Image illustrating the segmentation of countries depending on their EV charging market readiness

Beyond EV Charging #7 – Fast charging analysis

The logo for the "Beyond EV Charging" publication, a monthly paper by Gireve.

A comprehensive analysis of fast charging in Europe

This edition will be a bit different, as we’re taking the opportunity of Beyond EV Charging #7 to introduce you to our fast charging analysis, presented by our team in late April 2024 during the EVS 37 in Korea.

Our Consulting Department, together with our Data team, delved into deep analysis of fast charging evolution in Europe, looking at the influencing factors depending on the country.

We will give you an overview of the content in the current article, but we invite you to download the full paper for more content and graphs.

Download our Fast Charging paper!

Executive Summary

In the European landscape of battery electric vehicle (BEV) adoption, the expansion of fast charging infrastructures plays a pivotal role. This paper delves into the journey of fast charging networks across the continent. It highlights the intricate interplay of economic incentives, technological breakthroughs, regulatory frameworks, and market forces that have propelled their growth. It points out disparities among European countries in BEV market penetration and infrastructure readiness. The discussion extends to the strategic deployment of fast charging infrastructures. These are located along major highways and in large retailer parking lots, influenced by political initiatives and the retail sector’s commitment. Collaborative efforts between automakers also play a part. Looking into the future, the paper anticipates challenges and opportunities. It notably emphasizes the need for sustained investment and the standardization of connectors and measurement devices. These measures are crucial to facilitate the expansion of the fast charging ecosystem. This exploration offers insights for global markets on similar electrification journeys.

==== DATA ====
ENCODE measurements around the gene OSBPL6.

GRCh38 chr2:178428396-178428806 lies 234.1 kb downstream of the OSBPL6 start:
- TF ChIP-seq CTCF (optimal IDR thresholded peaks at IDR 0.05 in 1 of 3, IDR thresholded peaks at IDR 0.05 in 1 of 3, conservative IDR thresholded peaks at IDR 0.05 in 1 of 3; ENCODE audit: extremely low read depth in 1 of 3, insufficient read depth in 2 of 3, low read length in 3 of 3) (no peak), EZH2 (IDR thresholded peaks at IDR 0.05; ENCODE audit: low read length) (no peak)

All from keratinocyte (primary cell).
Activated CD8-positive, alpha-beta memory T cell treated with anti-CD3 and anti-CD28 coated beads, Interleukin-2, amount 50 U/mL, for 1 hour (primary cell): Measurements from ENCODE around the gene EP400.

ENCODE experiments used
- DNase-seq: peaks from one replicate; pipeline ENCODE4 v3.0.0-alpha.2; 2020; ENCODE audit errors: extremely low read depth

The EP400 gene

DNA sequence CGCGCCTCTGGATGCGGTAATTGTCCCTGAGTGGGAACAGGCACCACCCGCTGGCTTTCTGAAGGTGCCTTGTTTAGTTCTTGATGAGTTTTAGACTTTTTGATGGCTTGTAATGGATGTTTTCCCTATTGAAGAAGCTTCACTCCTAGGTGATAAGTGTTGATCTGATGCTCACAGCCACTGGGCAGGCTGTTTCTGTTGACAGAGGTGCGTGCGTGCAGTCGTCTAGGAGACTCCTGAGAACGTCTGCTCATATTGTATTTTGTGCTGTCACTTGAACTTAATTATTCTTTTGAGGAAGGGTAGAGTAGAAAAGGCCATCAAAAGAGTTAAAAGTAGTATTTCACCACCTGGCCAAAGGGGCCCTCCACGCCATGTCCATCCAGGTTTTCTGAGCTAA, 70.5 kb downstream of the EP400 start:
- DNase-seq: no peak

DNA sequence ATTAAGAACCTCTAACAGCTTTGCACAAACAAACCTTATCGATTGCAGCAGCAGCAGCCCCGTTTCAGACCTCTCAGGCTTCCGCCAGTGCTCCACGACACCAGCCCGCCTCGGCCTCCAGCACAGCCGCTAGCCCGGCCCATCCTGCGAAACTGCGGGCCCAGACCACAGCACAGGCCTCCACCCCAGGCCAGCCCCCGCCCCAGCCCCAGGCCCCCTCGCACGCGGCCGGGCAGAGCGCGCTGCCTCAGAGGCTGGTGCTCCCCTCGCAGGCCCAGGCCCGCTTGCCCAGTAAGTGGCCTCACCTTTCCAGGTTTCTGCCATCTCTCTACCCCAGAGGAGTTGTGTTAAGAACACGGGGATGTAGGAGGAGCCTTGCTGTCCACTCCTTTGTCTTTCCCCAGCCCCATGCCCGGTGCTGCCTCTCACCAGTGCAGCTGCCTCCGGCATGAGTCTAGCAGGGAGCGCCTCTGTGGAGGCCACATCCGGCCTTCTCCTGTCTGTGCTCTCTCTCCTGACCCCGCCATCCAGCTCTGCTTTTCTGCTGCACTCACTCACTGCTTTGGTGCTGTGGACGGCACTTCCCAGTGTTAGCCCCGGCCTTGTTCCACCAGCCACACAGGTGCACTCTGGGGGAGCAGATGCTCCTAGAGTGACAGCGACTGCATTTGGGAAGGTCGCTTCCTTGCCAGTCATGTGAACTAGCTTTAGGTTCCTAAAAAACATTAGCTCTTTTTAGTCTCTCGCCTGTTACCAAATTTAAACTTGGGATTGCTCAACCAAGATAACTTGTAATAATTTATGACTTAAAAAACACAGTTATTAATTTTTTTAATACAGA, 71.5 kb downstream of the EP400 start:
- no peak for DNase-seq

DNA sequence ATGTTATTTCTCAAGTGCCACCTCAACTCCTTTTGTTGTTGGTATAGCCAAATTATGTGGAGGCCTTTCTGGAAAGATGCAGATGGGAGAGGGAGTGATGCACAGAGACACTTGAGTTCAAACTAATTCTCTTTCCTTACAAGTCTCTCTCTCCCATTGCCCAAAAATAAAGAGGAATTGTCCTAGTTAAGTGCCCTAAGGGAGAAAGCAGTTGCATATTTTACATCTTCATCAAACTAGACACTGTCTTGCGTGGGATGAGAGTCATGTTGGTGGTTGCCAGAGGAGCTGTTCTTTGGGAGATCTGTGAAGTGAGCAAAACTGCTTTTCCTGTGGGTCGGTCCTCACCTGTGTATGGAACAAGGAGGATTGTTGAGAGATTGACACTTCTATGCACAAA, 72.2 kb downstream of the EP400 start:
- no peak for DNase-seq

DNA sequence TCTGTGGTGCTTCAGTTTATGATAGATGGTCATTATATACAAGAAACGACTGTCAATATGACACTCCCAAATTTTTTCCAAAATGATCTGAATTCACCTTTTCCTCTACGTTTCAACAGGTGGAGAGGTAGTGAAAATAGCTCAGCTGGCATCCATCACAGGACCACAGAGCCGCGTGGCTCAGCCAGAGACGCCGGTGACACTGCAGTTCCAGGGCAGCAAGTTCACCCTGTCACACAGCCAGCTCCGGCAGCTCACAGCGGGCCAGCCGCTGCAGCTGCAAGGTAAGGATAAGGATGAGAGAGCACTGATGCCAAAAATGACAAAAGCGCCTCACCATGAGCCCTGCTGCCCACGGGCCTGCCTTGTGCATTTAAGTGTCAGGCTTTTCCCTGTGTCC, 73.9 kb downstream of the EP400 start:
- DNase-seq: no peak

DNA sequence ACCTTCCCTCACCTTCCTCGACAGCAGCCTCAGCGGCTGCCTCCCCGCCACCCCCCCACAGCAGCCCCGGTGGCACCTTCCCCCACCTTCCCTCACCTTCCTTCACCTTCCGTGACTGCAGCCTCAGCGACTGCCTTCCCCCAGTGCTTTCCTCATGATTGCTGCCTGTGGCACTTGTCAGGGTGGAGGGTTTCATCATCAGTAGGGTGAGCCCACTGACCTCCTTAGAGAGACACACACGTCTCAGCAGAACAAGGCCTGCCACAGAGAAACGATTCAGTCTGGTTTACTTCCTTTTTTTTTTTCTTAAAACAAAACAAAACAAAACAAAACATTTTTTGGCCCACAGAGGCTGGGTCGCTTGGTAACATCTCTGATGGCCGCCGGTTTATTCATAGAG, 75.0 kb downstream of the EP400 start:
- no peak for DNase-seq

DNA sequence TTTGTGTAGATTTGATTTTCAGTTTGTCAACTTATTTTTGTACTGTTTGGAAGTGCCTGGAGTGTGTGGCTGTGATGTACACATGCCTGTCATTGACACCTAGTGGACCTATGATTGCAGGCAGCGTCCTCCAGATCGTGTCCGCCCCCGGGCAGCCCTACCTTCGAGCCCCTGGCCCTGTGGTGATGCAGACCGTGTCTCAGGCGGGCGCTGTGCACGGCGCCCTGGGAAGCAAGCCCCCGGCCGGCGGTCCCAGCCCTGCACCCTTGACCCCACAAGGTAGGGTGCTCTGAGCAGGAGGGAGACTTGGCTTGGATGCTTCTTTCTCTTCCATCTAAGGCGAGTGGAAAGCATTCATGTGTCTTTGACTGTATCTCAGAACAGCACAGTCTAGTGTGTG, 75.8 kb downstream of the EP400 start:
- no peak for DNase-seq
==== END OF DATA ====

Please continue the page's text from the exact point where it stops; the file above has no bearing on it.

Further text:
Introduction: Fast charging in Europe

“You’ll be able to travel almost anywhere in the world with an electric car with the same level of convenience as a gasoline car.” – Elon Musk. This was Tesla’s promise during the Superchargers unveiling presentation back in 2012, when Tesla had only six superchargers worldwide. This is where it all began.

Europe, encompassing 50 countries with varied geographies, economies, and political strategies, consistently leads in the BEV adoption. The whole continent promotes initiatives and tackles challenges to promote standardization and foster collaboration.

It is key to analyse the current and past developments of fast charging in Europe. Indeed, it offers key insights for those new to the ecosystem and serves as an important reference for other markets. Fast charging is essential for the progress of electric mobility, making EVs a viable option for long-distance journeys. The past decade has seen substantial progress in this area within Europe, in step with the wider electric mobility sector.

Market readiness

The European market for BEV and charging infrastructure exhibits considerable diversity, reflecting varying degrees of electric mobility adoption and development.

Highways: a natural development for fast charging infrastructure

While the fast-charging market in Europe has experienced swift overall growth, installations on highways have seen an even more pronounced increase. For instance, they have nearly doubled annually over the past two years.

By the end of 2020, early pure players such as Ionity, Fastned, and Allego accounted for half of the highway charging points. Subsequently, Oil & Gas companies recognized the trend and began installing fast charging points, now operating about 20% of highway fast charging points. (see BEVC #5)

Key milestones for fast charging in Europe